Posted in | Quantum Computing

Improving Quantum Processors by Reducing Qubit Interference

A major barrier to expanding quantum computing machines is "qubit interference." In recent research published in Science Advances magazine, physicists and engineers from Rigetti Computing, report an innovation that can expand the size of practical quantum processors by decreasing interference.

This is Rigetti's 19Q superconducting quantum processor. (Image credit: Rigetti Computing)

Matt Reagor, the paper’s lead author, says: "We've developed a technique that enables us to reduce interference between qubits as we add more and more qubits to a chip, thus retaining the ability to perform logical operations that are independent of the state of a (large) quantum register."

To illustrate the concept, the Rigetti team uses wine glasses as an analogy to qubits:

When a wine glass is clinked, one will hear it ring at its resonant frequency (typically about 400 Hz). Similarly, soundwaves at that frequency will make the same glass vibrate. Different shapes or quantities of liquid in a glass will generate different clinks, i.e. different resonance frequencies. A clinked wine glass will cause identical, adjacent glasses to vibrate. Glasses that are diverse shapes are "off-resonant glasses," which means they will not vibrate much at all.

So, what's the relation between qubits and glasses?

Reagor explains that each physical qubit on a superconducting quantum processor stores energy as an oscillating electric current. "Think of each qubit as a wine glass," he says. "The logical state of a qubit (e.g. "0" or "1") is encoded by the state of its corresponding electric currents. In our analogy, this is equivalent to whether or not a wine glass is vibrating."

A very successful class of entangling gates for superconducting qubits work by tweaking two or more qubits into resonance with each other. At this tweaking point, the "wine glasses" pick up on one another's "vibrations."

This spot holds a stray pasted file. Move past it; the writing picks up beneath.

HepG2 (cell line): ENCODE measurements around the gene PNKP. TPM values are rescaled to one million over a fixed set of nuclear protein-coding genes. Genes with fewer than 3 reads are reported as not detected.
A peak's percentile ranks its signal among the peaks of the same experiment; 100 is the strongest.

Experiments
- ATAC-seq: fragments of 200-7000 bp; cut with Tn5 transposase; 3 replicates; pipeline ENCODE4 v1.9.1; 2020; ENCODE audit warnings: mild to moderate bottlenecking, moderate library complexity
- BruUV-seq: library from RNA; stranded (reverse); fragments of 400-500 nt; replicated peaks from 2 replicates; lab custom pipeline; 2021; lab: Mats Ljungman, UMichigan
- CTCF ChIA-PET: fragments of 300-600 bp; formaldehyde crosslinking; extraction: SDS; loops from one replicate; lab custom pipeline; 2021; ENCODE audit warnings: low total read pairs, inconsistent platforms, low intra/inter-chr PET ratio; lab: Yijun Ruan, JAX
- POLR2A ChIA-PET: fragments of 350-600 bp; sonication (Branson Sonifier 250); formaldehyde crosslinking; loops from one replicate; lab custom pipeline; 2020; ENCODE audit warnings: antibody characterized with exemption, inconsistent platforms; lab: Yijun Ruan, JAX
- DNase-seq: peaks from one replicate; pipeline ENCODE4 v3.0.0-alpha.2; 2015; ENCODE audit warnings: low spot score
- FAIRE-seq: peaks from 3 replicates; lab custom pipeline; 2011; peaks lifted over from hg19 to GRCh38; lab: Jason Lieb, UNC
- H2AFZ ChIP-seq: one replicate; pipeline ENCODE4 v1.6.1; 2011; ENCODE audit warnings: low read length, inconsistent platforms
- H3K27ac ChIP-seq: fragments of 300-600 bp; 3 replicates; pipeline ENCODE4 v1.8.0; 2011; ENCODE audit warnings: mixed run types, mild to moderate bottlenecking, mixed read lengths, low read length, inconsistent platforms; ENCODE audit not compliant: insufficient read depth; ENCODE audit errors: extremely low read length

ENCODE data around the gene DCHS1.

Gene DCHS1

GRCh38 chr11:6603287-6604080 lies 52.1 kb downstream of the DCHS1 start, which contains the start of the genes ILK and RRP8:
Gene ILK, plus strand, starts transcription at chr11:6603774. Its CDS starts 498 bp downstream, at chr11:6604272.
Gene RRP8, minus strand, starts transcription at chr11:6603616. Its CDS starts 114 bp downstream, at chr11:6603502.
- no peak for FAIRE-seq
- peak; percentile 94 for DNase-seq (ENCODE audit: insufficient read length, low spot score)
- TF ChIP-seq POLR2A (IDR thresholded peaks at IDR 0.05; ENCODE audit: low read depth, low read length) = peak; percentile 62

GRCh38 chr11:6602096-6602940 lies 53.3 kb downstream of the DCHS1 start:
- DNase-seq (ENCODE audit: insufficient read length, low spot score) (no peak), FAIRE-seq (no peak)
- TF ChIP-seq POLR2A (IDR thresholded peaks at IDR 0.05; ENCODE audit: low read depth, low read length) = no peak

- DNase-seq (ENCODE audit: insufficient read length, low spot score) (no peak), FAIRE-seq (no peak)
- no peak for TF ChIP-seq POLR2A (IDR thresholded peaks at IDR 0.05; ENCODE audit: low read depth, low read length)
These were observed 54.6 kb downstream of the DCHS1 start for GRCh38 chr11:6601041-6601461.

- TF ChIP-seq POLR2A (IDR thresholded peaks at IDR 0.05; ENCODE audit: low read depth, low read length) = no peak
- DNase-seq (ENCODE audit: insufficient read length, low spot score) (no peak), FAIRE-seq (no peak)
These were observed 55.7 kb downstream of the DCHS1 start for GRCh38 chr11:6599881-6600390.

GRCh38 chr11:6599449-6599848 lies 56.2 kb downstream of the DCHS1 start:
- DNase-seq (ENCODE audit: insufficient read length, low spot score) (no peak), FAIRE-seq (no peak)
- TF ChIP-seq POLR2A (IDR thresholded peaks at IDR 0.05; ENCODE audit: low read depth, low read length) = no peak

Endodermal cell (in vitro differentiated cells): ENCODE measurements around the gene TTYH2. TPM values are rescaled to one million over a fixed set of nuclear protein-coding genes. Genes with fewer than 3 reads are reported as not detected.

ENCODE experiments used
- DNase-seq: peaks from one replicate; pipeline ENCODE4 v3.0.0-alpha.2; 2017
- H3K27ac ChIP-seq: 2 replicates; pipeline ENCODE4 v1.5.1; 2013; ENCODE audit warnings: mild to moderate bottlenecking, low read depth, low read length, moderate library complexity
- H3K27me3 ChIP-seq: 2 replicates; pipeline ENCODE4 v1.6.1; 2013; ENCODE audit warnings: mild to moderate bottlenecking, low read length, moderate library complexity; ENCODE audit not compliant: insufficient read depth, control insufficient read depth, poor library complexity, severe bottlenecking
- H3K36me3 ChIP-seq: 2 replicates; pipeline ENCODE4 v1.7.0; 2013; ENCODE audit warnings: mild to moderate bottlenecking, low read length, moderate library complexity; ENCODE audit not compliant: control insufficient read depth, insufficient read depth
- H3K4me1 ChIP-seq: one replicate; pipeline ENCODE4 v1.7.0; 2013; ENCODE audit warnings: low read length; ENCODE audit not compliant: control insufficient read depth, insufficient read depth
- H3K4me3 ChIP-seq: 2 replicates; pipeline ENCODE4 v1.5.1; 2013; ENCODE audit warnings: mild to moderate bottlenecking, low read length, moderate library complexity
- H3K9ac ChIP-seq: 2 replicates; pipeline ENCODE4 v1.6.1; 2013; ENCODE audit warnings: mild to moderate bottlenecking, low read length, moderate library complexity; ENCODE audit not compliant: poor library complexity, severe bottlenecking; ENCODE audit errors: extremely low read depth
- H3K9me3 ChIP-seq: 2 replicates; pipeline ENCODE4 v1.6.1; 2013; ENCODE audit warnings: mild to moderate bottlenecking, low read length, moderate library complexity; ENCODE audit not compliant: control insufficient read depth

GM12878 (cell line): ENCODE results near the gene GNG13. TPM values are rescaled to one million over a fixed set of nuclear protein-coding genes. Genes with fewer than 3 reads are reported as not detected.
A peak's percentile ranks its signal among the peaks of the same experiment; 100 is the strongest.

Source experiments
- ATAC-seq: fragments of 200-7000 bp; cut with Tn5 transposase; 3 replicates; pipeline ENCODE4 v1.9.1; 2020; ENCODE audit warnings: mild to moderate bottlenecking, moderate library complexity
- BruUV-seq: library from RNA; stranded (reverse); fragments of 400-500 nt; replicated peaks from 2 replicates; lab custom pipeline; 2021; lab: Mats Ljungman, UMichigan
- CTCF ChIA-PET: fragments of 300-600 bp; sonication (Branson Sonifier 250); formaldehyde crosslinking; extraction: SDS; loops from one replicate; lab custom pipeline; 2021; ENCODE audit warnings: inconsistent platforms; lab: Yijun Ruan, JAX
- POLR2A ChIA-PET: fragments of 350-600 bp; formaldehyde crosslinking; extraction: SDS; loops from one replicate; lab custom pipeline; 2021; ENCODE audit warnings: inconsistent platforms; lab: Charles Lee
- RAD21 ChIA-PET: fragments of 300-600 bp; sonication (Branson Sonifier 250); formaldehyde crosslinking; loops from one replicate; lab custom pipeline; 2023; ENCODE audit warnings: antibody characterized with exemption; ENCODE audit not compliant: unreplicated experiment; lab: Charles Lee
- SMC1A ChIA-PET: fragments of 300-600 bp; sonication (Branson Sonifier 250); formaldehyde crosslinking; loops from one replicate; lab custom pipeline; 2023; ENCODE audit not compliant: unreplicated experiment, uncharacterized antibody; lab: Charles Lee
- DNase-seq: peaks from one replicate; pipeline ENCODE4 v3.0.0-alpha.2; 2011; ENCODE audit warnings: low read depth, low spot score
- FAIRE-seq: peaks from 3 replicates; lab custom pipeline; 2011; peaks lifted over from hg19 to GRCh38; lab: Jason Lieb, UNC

This effect can be powerful enough to create important, conditional vibration alterations that can be leveraged as conditional logic. Imagine siphoning off or pouring wine from one of the glasses to make this tuning occur. With qubits, there are tunable circuit elements that accomplish the same purpose.

"As we scale up quantum processors, there are more and more wine glasses to manage when executing a specific conditional logic gate," says Reagor. "Imagine lining up a handful of identical glasses with increasing amounts of wine. Now we want to tune one glass into resonance with another, without disturbing any of the other glasses. To do that, you could try to equalize the wine levels of the glasses. But that transfer needs to be instantaneous to not shake the rest of the glasses along the way. Let's say one glass has a resonance at one frequency (call it 400 Hz) while another, nearby glass has a different one (e.g. 380 Hz). Now, we make use of a somewhat subtle musical effect. We are actually going to fill and deplete one of the glasses repeatedly."

He continues: "We repeat that filling operation at the difference frequency between the glasses (here, 20 times per second, or 20 Hz). By doing so, we create a beat-note for this glass that is exactly resonant with the other. Physicists sometimes call this a parametric process. Our beat-note is "pure" -- it does not have frequency content that interferes with the other glasses. That's what we have demonstrated in our recent work, where we navigated a complex eight-qubit processor with parametric two-qubit gates."

Reagor concludes: "While this analogy may sound somewhat fanciful, it's mapping onto our specific technology, from a mathematical standpoint, is surprisingly accurate."

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